Vast reserves in Northern Territory up for grabs as Australia ends fracking ban
Sydney — On Tuesday, Australia’s Northern Territory lifted a nearly two-year moratorium on fracking to extract gas, unlocking vast onshore reserves in the resource-rich region and raising the possibility of other provinces following suit.
The Northern Territory (NT), a 1.4-million square kilometre expanse of outback extending from the centre of Australia to its northern coastline, had banned hydraulic fracturing, commonly known as fracking, in September, 2016 amid concerns the drilling method could harm the environment.
It commissioned an inquiry into the environmental, social and economic risks of the extraction process and on Tuesday accepted the inquiry’s conclusion that the risks were manageable.
"The moratorium on fracking in the Northern Territory will be lifted, with strict new laws to be in place before exploration or production can occur," Chief Minister Michael Gunner told reporters in the Territory’s capital, Darwin.
The announcement, which drew criticism from environmentalists, reopens shale gas reserves in the Beetaloo and McArthur basins for development. It immediately sent shares in commodity explorers in the region sharply higher, even though production is not expected to begin for about a decade.
It also raised industry hopes for pushing Australia, with 88-trillion cubic feet of identified unconventional gas reserves, like the US before it towards energy self-sufficiency if blocks on fracking were lifted elsewhere in the country.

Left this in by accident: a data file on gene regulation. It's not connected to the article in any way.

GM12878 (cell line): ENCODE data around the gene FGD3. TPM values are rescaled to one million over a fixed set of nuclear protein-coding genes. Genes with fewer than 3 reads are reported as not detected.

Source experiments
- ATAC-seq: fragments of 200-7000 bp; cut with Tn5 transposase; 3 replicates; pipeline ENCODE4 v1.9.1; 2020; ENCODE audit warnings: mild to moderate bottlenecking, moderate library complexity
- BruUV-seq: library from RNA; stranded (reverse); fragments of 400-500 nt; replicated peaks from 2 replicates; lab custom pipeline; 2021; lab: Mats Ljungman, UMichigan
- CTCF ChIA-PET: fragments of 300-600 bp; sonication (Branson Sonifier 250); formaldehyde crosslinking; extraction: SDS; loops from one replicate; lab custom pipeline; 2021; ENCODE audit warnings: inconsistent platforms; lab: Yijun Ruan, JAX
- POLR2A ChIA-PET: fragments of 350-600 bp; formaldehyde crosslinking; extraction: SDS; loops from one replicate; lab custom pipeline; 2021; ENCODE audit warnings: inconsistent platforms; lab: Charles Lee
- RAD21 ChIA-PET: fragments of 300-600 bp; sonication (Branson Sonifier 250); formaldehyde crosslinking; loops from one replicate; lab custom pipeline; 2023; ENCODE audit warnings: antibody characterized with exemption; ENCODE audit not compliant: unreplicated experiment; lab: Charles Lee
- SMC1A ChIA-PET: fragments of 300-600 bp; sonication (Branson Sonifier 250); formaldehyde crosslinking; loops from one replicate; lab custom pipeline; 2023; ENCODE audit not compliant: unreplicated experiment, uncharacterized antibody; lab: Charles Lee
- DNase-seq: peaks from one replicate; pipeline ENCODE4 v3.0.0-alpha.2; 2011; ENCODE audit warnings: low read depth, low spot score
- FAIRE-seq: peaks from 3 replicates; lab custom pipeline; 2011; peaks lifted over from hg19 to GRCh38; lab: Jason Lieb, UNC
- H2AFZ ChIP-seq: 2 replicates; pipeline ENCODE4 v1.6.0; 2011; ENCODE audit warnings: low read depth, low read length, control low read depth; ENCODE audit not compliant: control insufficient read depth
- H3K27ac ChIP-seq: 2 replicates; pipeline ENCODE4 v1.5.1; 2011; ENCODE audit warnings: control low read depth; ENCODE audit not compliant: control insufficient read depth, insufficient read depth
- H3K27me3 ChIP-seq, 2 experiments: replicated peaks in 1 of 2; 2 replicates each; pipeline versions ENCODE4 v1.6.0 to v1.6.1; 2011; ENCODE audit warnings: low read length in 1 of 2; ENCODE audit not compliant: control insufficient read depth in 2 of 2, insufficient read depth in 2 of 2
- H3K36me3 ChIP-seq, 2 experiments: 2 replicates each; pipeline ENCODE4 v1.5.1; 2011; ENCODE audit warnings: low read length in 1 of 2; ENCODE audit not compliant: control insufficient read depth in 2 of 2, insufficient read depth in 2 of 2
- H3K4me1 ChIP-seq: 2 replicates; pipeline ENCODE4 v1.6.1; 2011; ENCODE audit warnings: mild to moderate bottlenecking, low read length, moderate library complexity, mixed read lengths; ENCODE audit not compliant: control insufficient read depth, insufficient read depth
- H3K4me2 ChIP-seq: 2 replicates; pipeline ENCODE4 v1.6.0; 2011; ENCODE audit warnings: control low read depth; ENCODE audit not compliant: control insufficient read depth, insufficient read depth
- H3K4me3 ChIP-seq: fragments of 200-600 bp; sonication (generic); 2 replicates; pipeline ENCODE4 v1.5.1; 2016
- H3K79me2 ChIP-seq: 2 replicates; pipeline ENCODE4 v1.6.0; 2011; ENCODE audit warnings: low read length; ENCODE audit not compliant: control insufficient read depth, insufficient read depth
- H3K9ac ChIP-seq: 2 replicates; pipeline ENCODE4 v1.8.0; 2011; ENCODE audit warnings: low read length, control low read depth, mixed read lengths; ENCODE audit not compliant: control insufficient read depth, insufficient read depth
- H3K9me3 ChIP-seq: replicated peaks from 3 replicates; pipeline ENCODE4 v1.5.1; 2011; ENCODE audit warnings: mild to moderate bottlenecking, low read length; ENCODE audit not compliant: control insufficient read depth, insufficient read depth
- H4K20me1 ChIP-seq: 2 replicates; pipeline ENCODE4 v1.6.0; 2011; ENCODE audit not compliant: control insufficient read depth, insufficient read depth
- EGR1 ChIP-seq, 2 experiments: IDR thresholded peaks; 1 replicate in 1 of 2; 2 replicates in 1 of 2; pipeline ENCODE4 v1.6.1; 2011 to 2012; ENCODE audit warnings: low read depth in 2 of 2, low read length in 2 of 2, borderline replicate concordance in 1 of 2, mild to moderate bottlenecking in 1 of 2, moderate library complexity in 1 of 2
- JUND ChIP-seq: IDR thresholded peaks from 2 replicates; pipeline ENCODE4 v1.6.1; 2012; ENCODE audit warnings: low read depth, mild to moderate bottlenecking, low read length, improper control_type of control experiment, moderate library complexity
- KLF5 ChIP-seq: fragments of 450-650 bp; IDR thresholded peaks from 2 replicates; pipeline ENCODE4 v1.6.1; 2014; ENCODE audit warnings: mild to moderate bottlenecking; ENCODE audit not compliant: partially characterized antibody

Origin Energy said it would resume plans "as soon as practical" to drill and frack the Beetaloo Basin shale gas field, which it says contains 6.6-trillion cubic feet in contingent reserves. Its shares rose 1.4%. Shares of McArthur basin explorer Empire Energy Group jumped by two thirds and shares in Armour Energy Ltd, which also holds exploration acreage in the region rose 6.7%. The broader market edged higher.
Jemena, owned by China State Grid Corp and Singapore Power, said it now intends to expand the capacity of a gas pipeline linking the Territory with the state of Queensland sevenfold.
"Given the vast geography we are talking about, some significant infrastructure investment will be needed to bring this gas to domestic and international markets," said Andrew Koscharsky, director for energy at commodity trading house RCMA, which deals in Australian power and gas.
Flashpoint Tuesday’s announcement lifted industry hopes for an end to fracking bans elsewhere in Australia, where the process has become a flashpoint between a national government desperate to quell rising gas prices and popular environmentalist opposition.
Victoria state has outlawed fracking. New South Wales and Tasmania have introduced moratoriums as has Western Australia in its gas-rich Canning Basin. In South Australia, a newly elected centre-right government has promised a ban on fracking in the state’s gas-rich southeast.
"There’s been this cascading effect and so one place has a moratorium then the next place has a moratorium," said Graeme Bethune, CEO of Energy Quest.
"This should cause thoughts by other jurisdictions about moratoria," he said.
The Northern Territory government said it would tightly regulate the industry after lifting the ban. Almost half the territory will remain "frack-free", including national parks and reserves.
Drillers will need to make wells compliant with new design codes and present plans for decommissioning and rehabilitation before production begins, it said in a statement.
But environmentalists condemned the move.
"This decision ... is a betrayal of the science and of the significant community opposition which has been expressed over the last few years," said Lauren Mellor, a spokesperson for environmental group Frack Free NT Alliance.